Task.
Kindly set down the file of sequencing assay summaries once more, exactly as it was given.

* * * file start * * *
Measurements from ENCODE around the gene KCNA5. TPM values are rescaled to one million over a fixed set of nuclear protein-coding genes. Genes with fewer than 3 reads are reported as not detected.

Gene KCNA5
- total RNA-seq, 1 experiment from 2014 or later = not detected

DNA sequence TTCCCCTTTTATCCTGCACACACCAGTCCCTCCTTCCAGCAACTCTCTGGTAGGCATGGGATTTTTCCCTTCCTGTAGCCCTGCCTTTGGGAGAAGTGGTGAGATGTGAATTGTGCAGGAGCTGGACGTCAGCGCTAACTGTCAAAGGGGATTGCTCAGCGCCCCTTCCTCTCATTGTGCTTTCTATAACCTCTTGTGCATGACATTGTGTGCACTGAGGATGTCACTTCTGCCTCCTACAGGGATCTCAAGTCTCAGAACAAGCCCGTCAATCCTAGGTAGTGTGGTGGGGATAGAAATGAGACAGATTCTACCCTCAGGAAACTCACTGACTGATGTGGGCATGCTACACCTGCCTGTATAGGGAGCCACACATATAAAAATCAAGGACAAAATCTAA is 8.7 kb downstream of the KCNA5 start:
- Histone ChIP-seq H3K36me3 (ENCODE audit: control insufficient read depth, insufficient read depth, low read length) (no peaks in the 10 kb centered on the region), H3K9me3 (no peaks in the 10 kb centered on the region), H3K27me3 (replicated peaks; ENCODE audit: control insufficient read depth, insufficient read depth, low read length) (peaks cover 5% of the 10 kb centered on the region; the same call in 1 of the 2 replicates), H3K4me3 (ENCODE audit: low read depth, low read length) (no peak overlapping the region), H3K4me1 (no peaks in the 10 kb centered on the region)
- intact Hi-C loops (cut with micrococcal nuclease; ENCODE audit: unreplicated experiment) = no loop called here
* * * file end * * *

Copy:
Measurements from ENCODE around the gene KCNA5. TPM values are rescaled to one million over a fixed set of nuclear protein-coding genes. Genes with fewer than 3 reads are reported as not detected.

Gene KCNA5
- total RNA-seq, 1 experiment from 2014 or later = not detected

DNA sequence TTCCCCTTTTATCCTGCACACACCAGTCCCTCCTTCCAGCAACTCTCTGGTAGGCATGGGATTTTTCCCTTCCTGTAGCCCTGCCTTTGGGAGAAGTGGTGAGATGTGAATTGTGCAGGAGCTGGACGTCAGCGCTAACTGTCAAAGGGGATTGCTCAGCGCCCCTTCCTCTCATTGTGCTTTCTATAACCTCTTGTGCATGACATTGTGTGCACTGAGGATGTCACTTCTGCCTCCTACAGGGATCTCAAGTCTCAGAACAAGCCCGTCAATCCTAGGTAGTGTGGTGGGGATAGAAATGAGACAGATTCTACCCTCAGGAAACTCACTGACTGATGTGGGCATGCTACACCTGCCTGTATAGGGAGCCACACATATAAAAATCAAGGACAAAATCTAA is 8.7 kb downstream of the KCNA5 start:
- Histone ChIP-seq H3K36me3 (ENCODE audit: control insufficient read depth, insufficient read depth, low read length) (no peaks in the 10 kb centered on the region), H3K9me3 (no peaks in the 10 kb centered on the region), H3K27me3 (replicated peaks; ENCODE audit: control insufficient read depth, insufficient read depth, low read length) (peaks cover 5% of the 10 kb centered on the region; the same call in 1 of the 2 replicates), H3K4me3 (ENCODE audit: low read depth, low read length) (no peak overlapping the region), H3K4me1 (no peaks in the 10 kb centered on the region)
- intact Hi-C loops (cut with micrococcal nuclease; ENCODE audit: unreplicated experiment) = no loop called here